• Video Titles: The title of your YouTube video is the most important piece of content on the page, besides the actual video. Best practice is to keep the title between 45-60 characters, using targeted keywords toward the beginning.
  • Pro Tip: Users search differently on YouTube than they do on Google, so keyword research tools are different too. The TubeBuddy Tag Tool is my favorite, as it offers the ability to research terms and provide auto recommendations.
  • Video Thumbnails: A video thumbnail is analogous to the cover of a traditional book. It should reinforce your videos’ title and the actual content. Best practice here is to include branding elements and or important spokespersons.
  • Pro Tip: Take a still shot during your video shoot to improve the quality of your thumbnail image. Though YouTube can automatically generate this for you, images often come out blurry.
  • Video Descriptions: The longer a video’s description, the more useful it is for YouTube, Google and the End-User. A good rule of thumb is at least 150-300 words.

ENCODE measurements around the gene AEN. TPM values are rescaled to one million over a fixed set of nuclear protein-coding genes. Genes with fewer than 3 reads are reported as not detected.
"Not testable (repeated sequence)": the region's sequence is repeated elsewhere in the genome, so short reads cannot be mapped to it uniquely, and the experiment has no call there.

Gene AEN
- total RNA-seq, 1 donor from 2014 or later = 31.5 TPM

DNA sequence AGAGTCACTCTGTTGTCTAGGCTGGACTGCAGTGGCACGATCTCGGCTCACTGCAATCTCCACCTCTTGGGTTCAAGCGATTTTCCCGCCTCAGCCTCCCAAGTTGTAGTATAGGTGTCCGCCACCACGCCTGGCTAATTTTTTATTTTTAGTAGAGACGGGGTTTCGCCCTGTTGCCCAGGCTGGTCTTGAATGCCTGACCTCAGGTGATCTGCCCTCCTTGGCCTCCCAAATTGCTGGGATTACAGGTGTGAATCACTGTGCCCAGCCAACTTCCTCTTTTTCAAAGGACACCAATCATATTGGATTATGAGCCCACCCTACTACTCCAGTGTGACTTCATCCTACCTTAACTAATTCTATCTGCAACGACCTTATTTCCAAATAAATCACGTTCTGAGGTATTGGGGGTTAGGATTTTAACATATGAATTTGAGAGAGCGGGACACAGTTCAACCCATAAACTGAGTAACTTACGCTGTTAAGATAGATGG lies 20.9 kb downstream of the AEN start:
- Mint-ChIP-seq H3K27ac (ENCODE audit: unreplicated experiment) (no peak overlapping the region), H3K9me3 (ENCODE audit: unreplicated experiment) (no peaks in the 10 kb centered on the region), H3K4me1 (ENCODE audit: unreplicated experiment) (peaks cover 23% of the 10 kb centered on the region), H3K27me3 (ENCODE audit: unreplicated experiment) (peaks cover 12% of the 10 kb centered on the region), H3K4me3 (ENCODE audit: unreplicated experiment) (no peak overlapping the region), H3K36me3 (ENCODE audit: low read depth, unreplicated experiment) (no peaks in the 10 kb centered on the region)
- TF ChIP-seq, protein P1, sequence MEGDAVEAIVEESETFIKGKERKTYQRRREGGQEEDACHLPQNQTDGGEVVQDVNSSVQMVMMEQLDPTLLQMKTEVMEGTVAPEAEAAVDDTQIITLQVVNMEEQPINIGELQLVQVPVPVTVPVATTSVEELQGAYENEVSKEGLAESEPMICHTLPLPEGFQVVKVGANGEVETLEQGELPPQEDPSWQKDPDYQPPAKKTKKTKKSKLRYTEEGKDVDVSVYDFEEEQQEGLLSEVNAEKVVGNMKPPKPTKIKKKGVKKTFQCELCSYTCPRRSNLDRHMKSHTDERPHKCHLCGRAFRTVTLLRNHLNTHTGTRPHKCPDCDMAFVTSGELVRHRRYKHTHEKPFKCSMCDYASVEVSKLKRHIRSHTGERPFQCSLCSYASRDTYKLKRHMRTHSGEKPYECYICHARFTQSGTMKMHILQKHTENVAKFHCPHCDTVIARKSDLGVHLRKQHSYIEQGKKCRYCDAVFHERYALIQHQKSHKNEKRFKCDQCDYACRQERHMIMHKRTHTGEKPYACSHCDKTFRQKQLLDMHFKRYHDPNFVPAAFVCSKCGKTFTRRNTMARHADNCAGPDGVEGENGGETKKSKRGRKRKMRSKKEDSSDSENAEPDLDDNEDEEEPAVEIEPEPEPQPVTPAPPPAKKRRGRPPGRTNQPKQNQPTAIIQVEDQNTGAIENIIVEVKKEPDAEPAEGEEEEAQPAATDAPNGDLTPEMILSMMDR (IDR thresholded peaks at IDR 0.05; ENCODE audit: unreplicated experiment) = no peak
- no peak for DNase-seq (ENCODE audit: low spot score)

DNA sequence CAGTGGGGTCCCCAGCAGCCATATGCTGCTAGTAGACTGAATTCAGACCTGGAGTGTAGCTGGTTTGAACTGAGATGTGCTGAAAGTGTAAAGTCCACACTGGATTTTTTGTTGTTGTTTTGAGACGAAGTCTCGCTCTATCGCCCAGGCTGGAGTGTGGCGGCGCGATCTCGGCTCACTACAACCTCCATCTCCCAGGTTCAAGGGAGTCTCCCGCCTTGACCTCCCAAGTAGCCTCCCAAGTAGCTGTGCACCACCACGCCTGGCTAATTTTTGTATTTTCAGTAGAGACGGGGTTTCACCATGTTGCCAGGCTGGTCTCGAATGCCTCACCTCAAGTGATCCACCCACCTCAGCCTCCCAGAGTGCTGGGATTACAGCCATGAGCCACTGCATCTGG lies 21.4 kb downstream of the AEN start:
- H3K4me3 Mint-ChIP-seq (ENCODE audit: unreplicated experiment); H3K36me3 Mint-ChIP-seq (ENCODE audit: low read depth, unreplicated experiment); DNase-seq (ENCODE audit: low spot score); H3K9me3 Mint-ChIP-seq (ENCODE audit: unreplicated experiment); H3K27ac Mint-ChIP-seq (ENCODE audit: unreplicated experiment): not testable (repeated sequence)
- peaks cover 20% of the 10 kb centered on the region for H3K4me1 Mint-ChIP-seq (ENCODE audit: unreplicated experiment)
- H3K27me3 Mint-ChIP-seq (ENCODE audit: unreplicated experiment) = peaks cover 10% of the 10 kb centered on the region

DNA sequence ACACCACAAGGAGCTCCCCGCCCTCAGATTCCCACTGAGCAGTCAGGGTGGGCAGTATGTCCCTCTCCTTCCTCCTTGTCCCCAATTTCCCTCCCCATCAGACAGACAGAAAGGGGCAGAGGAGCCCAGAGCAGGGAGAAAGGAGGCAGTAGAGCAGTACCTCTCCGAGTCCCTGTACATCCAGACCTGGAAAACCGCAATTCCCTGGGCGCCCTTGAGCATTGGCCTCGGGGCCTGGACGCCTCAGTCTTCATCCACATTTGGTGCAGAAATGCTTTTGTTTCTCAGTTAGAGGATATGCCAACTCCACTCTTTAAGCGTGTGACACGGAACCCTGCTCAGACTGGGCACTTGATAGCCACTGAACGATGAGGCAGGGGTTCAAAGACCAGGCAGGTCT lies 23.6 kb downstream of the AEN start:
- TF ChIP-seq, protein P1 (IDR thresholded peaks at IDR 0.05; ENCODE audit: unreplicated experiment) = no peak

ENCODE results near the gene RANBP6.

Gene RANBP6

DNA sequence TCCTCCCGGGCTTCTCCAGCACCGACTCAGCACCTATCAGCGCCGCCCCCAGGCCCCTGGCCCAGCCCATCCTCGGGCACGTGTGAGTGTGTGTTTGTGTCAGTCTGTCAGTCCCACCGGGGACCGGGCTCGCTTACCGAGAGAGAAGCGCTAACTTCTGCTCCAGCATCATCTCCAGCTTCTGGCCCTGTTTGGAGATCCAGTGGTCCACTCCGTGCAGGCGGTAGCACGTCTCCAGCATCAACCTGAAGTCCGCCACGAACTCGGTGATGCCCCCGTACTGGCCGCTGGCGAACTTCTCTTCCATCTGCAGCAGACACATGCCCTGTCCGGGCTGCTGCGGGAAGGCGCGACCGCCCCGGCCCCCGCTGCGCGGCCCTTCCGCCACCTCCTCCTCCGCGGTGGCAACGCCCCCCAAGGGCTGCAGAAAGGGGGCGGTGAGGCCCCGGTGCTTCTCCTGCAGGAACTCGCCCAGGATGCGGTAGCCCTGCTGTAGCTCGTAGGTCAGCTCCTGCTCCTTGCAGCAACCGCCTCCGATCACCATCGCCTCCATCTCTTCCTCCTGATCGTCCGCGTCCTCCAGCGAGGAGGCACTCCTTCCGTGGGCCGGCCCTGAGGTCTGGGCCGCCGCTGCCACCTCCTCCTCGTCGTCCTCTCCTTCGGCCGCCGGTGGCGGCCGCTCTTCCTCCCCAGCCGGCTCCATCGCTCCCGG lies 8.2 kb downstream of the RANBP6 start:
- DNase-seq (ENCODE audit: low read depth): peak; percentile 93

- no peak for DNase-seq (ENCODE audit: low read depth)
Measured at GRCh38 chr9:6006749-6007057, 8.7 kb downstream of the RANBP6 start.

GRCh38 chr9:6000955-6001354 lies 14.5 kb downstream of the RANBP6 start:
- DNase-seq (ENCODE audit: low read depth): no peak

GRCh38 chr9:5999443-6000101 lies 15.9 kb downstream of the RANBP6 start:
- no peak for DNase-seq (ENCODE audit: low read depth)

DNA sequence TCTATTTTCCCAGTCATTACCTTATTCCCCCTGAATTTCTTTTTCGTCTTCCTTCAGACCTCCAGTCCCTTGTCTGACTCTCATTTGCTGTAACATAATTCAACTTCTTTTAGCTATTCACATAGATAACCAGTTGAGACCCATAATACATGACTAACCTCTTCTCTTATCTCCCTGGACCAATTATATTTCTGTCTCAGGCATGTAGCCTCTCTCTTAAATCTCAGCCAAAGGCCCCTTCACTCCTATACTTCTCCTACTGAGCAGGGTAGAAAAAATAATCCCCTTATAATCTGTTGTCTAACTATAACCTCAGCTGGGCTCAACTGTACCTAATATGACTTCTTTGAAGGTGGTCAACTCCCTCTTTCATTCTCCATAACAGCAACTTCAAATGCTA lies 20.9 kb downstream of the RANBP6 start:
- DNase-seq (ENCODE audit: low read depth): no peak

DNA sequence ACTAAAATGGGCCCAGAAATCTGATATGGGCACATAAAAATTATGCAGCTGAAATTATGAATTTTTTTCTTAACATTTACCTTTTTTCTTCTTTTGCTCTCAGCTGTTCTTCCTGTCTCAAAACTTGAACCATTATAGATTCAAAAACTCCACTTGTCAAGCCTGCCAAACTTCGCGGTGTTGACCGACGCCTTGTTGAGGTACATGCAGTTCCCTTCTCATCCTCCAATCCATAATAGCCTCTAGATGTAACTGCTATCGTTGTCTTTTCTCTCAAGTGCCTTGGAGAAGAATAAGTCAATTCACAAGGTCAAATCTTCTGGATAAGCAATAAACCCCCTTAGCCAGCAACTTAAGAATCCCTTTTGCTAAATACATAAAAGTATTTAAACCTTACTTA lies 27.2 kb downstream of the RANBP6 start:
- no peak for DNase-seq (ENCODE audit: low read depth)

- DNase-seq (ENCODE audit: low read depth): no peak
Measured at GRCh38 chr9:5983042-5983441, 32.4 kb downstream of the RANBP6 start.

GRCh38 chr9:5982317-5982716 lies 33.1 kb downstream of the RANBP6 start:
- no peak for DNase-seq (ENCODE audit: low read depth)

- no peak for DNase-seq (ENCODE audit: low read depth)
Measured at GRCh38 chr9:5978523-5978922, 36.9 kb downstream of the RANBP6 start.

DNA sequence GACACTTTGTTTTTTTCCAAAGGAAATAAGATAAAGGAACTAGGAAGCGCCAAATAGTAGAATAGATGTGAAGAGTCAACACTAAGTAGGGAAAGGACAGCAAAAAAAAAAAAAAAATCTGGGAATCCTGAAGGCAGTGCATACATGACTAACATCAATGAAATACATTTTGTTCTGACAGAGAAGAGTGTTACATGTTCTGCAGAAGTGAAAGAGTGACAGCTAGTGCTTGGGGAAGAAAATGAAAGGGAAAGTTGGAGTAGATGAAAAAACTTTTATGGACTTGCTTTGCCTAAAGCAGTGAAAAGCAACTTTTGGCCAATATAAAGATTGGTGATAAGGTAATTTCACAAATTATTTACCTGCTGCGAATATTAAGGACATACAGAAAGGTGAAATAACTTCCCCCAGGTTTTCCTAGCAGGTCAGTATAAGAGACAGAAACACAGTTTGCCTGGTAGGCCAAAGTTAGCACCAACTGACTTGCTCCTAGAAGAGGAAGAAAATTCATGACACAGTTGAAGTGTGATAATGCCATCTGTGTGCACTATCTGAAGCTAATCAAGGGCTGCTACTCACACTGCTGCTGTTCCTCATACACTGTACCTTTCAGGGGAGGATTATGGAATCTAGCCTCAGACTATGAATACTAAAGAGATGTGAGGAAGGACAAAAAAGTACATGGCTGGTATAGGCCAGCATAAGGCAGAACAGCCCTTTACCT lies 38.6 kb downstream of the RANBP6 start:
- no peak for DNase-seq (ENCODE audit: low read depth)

• Video Tags: Tags are insanely important to a video performing well in search engines, as they are directly related to the terms people search for inside youtube.
  • Tags should remain between 1-4 words. Think, long enough to be relevant, but short enough to be searchable.
  • Video Length: Though there is no “correct” or “incorrect” length for videos, there are general guidelines depending on the type of content the video is. Ads are typically 1.5 to 3 minutes, Product reviews are typically 20-30 min, and podcasts can be in the upwards of 2 hours!
  • Pro Tip: The more concise the better.
  • Video Subtitles: Video subtitles are an awesome way to optimize your YouTube videos. They provide the most detailed information to Google about what your video is about, and improves UX by catering to international and sound-off users.
  • Pro Tip: Subtitles can be uploaded, manually entered, or automatically generated.
  • End Screens: End screens are the small overlays during the last 20 seconds of a video that prompt viewers to subscribe to their channel, watch another video, visit the associated website, etc.
  • Pro Tip: Keep end screens as relevant as possible to the video that was just watched to maximize UX and video consumption.